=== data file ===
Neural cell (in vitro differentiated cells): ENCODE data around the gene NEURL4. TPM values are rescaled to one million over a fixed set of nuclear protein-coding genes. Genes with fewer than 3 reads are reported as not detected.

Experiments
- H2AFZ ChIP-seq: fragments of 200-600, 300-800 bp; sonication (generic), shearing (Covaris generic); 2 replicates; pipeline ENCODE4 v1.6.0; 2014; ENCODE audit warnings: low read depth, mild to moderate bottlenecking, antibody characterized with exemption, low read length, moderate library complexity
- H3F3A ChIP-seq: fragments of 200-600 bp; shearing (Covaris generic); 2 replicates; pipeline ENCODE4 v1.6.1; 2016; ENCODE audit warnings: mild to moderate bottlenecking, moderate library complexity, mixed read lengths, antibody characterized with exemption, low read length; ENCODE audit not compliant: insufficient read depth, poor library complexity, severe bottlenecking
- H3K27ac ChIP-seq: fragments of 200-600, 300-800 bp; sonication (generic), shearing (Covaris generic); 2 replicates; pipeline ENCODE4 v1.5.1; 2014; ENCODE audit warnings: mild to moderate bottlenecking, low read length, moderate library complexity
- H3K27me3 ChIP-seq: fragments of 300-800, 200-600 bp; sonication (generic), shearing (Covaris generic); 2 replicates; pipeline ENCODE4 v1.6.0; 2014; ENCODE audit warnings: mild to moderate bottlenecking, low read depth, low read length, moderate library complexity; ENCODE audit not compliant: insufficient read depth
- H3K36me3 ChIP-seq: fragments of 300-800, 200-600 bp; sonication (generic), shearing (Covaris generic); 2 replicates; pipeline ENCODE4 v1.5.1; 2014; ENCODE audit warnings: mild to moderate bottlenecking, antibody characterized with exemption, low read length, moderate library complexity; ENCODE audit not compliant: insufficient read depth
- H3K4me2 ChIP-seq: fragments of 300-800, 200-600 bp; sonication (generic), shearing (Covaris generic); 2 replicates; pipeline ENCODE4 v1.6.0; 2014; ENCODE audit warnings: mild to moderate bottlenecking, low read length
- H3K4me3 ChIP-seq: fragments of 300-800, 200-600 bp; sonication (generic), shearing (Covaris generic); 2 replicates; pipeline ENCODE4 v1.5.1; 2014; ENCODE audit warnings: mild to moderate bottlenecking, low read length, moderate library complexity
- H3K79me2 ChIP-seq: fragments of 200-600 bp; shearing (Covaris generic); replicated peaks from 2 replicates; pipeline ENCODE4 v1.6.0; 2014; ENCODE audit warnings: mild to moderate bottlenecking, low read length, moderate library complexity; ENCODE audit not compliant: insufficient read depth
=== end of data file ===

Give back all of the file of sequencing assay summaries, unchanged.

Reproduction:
Neural cell (in vitro differentiated cells): ENCODE data around the gene NEURL4. TPM values are rescaled to one million over a fixed set of nuclear protein-coding genes. Genes with fewer than 3 reads are reported as not detected.

Experiments
- H2AFZ ChIP-seq: fragments of 200-600, 300-800 bp; sonication (generic), shearing (Covaris generic); 2 replicates; pipeline ENCODE4 v1.6.0; 2014; ENCODE audit warnings: low read depth, mild to moderate bottlenecking, antibody characterized with exemption, low read length, moderate library complexity
- H3F3A ChIP-seq: fragments of 200-600 bp; shearing (Covaris generic); 2 replicates; pipeline ENCODE4 v1.6.1; 2016; ENCODE audit warnings: mild to moderate bottlenecking, moderate library complexity, mixed read lengths, antibody characterized with exemption, low read length; ENCODE audit not compliant: insufficient read depth, poor library complexity, severe bottlenecking
- H3K27ac ChIP-seq: fragments of 200-600, 300-800 bp; sonication (generic), shearing (Covaris generic); 2 replicates; pipeline ENCODE4 v1.5.1; 2014; ENCODE audit warnings: mild to moderate bottlenecking, low read length, moderate library complexity
- H3K27me3 ChIP-seq: fragments of 300-800, 200-600 bp; sonication (generic), shearing (Covaris generic); 2 replicates; pipeline ENCODE4 v1.6.0; 2014; ENCODE audit warnings: mild to moderate bottlenecking, low read depth, low read length, moderate library complexity; ENCODE audit not compliant: insufficient read depth
- H3K36me3 ChIP-seq: fragments of 300-800, 200-600 bp; sonication (generic), shearing (Covaris generic); 2 replicates; pipeline ENCODE4 v1.5.1; 2014; ENCODE audit warnings: mild to moderate bottlenecking, antibody characterized with exemption, low read length, moderate library complexity; ENCODE audit not compliant: insufficient read depth
- H3K4me2 ChIP-seq: fragments of 300-800, 200-600 bp; sonication (generic), shearing (Covaris generic); 2 replicates; pipeline ENCODE4 v1.6.0; 2014; ENCODE audit warnings: mild to moderate bottlenecking, low read length
- H3K4me3 ChIP-seq: fragments of 300-800, 200-600 bp; sonication (generic), shearing (Covaris generic); 2 replicates; pipeline ENCODE4 v1.5.1; 2014; ENCODE audit warnings: mild to moderate bottlenecking, low read length, moderate library complexity
- H3K79me2 ChIP-seq: fragments of 200-600 bp; shearing (Covaris generic); replicated peaks from 2 replicates; pipeline ENCODE4 v1.6.0; 2014; ENCODE audit warnings: mild to moderate bottlenecking, low read length, moderate library complexity; ENCODE audit not compliant: insufficient read depth